An offshoot of a government service created in 1910 is currently responsible for supporting indigenous leaders in Brazil for training in health and education. SESAI (Special Secretariat for Indigenous Health) is a department of the Ministry of Health inspired by other initiatives such as the SPI (Indian Protection Service), created by Marechal Rondon in 1910.
Other governmental organizations are involved in the context of the indigenous population (such as FUNAI). However, it is SESAI that had to reinvent itself with the pandemic and used online education to train indigenous health workers and advance vaccination.
SESAI’s work highlighted the training of indigenous leaders
The secretary, Robson Santos Silva, presented how the training and online education work were carried out by the organization on the 27th. CIAED (International Congress on Distance Education).
SESAI serves 761 thousand indigenous people in Brazil, with a universe of 274 languages. “Out of around 400,000 people involved with SESAI, we have 20,000 indigenous workers,” says the secretary. To train these professionals, more than 300 internet points available by the Secretariat were used. “Another 600 will come via GESAC (Electronic Government – Citizen Assistance Service)”, declared Silva.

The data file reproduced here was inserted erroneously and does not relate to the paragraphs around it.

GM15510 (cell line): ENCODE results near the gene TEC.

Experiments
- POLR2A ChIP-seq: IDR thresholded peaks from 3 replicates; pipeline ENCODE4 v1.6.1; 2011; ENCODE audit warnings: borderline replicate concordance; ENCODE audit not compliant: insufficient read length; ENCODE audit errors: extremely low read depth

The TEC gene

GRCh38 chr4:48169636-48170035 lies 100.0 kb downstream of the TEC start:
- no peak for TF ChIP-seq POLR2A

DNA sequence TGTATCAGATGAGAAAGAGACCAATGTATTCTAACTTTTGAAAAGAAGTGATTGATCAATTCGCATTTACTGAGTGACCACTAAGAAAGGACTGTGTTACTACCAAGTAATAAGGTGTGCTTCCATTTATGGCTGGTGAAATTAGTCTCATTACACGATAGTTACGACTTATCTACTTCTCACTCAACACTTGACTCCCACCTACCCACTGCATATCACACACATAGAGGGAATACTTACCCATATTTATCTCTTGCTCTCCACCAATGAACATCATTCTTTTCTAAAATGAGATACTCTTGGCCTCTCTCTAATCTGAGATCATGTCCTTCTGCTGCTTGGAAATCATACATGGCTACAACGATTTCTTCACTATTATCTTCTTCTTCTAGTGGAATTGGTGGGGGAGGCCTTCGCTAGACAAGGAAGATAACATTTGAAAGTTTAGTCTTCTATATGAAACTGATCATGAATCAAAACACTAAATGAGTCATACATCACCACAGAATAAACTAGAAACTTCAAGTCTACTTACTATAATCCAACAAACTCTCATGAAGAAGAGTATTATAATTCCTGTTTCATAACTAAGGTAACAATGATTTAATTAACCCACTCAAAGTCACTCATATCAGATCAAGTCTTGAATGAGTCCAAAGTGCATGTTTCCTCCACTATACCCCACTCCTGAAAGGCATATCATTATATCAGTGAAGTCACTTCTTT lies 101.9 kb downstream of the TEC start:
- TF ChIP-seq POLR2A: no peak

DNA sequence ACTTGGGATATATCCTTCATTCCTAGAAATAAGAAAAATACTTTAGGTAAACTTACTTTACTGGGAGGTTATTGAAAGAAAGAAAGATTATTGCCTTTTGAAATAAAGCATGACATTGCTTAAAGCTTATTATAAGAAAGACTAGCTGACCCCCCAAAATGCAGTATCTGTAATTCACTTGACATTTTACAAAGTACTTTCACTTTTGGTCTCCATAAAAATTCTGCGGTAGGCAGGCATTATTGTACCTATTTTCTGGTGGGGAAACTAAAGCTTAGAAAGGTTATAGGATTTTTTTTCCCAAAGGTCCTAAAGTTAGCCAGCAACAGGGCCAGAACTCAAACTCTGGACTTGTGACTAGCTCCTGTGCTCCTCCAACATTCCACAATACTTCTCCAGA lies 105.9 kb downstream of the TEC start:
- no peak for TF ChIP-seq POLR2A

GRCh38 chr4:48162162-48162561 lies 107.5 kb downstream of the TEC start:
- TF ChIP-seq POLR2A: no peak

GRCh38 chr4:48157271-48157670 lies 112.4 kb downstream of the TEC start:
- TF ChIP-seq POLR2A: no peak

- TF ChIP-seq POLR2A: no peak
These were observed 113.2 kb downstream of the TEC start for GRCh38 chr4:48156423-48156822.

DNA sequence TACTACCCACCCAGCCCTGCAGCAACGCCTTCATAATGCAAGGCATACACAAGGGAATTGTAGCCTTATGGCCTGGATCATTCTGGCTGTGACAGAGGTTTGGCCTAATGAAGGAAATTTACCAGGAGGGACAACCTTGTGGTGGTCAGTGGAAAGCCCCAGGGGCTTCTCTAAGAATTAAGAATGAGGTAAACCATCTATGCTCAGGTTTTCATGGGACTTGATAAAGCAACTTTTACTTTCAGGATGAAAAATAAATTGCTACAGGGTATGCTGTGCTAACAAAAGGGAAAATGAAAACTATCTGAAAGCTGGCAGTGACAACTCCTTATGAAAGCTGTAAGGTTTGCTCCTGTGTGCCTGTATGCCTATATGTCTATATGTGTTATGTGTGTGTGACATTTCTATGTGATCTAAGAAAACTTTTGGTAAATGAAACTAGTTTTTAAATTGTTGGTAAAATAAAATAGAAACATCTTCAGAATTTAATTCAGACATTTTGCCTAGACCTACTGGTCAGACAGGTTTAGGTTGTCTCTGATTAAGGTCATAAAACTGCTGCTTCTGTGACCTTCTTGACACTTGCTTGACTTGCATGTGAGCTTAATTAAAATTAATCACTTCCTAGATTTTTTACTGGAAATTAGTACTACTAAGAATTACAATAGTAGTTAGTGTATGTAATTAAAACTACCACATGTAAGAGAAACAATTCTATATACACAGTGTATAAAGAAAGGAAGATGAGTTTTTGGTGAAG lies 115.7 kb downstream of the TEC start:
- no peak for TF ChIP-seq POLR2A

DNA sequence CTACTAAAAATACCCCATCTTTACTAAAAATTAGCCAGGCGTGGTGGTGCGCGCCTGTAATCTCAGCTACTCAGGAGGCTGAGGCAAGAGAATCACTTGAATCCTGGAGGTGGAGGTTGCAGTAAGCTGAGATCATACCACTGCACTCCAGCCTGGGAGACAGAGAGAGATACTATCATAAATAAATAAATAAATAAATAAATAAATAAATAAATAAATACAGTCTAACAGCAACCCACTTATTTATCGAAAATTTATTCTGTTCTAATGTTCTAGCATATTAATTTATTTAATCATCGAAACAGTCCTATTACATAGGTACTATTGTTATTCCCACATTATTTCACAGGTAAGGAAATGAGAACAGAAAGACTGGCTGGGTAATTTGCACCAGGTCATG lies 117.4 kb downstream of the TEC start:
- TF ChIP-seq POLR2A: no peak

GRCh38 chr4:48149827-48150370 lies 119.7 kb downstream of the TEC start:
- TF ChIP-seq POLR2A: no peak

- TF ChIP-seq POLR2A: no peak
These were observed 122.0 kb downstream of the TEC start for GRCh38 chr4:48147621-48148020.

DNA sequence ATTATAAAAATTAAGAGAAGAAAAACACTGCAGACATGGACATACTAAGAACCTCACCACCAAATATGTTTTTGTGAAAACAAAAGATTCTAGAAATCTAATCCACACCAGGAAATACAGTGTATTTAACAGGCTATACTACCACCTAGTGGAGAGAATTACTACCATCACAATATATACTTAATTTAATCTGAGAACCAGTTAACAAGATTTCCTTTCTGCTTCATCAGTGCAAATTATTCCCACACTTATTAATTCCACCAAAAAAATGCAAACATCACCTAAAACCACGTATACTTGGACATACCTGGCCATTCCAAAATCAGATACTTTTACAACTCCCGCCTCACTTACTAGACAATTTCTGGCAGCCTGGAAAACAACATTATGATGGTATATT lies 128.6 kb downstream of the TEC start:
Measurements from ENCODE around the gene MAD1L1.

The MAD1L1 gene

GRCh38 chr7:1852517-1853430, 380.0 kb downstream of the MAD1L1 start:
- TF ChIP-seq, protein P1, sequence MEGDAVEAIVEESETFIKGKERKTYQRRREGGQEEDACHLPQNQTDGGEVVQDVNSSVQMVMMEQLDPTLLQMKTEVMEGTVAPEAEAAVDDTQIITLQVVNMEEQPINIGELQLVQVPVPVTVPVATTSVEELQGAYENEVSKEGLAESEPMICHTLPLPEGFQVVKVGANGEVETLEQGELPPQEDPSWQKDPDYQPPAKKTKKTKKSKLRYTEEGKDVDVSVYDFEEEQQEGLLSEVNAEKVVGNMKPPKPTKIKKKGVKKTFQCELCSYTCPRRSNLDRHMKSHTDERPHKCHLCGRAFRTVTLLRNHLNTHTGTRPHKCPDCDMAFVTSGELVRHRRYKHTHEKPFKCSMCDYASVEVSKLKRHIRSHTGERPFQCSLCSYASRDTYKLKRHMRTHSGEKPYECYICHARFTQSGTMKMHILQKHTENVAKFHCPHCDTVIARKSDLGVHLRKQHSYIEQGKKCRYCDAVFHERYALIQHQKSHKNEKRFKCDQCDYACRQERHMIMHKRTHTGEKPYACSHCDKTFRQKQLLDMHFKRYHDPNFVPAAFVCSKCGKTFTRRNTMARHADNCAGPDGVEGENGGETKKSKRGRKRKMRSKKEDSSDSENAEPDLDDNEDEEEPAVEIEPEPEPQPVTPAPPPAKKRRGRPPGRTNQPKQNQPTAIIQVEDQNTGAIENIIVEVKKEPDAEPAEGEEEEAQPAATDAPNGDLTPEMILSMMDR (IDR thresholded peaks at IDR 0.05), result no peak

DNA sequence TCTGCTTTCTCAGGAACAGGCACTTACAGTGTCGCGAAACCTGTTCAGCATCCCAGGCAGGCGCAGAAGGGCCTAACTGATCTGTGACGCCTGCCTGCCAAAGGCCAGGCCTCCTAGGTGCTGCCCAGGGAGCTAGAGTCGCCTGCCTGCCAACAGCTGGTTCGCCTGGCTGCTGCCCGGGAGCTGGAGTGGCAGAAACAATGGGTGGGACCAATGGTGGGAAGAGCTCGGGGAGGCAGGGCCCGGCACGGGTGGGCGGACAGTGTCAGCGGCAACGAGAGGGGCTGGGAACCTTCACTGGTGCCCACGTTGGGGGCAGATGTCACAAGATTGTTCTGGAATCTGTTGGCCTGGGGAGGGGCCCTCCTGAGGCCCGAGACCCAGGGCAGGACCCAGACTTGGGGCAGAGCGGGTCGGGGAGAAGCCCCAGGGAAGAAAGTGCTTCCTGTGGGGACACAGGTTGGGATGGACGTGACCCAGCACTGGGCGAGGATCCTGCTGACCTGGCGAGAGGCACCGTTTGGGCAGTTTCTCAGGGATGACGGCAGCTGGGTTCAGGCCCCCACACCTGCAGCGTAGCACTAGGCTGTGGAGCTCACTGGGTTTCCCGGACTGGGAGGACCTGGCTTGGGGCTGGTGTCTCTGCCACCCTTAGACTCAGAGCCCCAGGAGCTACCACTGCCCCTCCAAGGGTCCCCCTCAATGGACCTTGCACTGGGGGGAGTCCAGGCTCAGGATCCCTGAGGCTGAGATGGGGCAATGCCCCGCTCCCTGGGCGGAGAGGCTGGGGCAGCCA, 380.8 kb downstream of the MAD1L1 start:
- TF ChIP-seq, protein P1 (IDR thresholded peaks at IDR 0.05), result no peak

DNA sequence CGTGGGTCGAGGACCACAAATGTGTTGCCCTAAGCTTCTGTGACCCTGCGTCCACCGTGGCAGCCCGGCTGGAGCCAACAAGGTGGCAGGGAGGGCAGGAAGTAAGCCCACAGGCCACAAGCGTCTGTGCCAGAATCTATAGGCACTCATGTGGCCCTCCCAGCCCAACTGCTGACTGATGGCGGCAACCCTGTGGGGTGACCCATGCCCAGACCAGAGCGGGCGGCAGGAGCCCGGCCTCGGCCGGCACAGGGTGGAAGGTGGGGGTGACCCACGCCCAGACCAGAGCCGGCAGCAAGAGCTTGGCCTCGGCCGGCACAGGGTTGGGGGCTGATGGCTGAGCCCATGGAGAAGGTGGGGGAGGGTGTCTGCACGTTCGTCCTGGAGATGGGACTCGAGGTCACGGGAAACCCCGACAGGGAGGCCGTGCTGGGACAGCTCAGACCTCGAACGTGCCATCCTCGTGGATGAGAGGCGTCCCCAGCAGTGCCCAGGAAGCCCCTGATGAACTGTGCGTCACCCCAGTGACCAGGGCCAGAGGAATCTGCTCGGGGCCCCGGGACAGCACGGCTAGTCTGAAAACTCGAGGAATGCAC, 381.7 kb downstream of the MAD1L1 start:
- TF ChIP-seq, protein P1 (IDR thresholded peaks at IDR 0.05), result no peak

The internet points are located in the 35 Special Indigenous Health Districts (DSEI). “Most indigenous people, however, now have a smartphone, albeit a very basic one,” says the leader.
Training has broad themes
The training of indigenous professionals is not restricted to health information only. “We talk about entrepreneurship and other topics, because it is important to open up opportunities for this population”, argues the secretary. “There are communities where the lack of opportunities for young people has generated new problems such as depression, alcoholism and suicide, reversing this scenario with online education is very important”.
There are different profiles of indigenous peoples, which must be taken into account when offering opportunities. “There are still groups that are of recent contact or isolated, in this case, it is important to respect their traditions”, he says. “Indigenous people have a great spiritual evolution and a respect for community life, and we need to help them access the health services that can be offered”.
With the support of indigenous professionals on the front lines of the fight against the pandemic, SESAI managed to vaccinate 91% of the population with the first dose of the vaccine. About 89% of indigenous people also already have the second dose.
Although the numbers represent a good result, SESAI still fights for a greater presence of indigenous population in its staff. With this movement, the SASI SUS (Subsystem of Indigenous Health Care of the SUS) will be able to act even more definitively within the Brazilian indigenous population.